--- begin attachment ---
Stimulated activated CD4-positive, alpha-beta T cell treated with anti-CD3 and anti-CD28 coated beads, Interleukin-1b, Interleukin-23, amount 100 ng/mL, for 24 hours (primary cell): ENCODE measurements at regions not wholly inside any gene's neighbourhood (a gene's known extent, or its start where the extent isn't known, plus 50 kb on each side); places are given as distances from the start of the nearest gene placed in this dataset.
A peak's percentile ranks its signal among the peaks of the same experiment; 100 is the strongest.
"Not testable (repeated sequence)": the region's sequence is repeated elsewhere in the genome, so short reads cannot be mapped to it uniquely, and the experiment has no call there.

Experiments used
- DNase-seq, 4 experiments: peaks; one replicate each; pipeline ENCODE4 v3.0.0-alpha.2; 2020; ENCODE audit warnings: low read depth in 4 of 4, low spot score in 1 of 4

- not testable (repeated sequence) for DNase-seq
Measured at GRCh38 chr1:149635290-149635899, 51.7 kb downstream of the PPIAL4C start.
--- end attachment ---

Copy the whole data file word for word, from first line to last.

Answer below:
Stimulated activated CD4-positive, alpha-beta T cell treated with anti-CD3 and anti-CD28 coated beads, Interleukin-1b, Interleukin-23, amount 100 ng/mL, for 24 hours (primary cell): ENCODE measurements at regions not wholly inside any gene's neighbourhood (a gene's known extent, or its start where the extent isn't known, plus 50 kb on each side); places are given as distances from the start of the nearest gene placed in this dataset.
A peak's percentile ranks its signal among the peaks of the same experiment; 100 is the strongest.
"Not testable (repeated sequence)": the region's sequence is repeated elsewhere in the genome, so short reads cannot be mapped to it uniquely, and the experiment has no call there.

Experiments used
- DNase-seq, 4 experiments: peaks; one replicate each; pipeline ENCODE4 v3.0.0-alpha.2; 2020; ENCODE audit warnings: low read depth in 4 of 4, low spot score in 1 of 4

- not testable (repeated sequence) for DNase-seq
Measured at GRCh38 chr1:149635290-149635899, 51.7 kb downstream of the PPIAL4C start.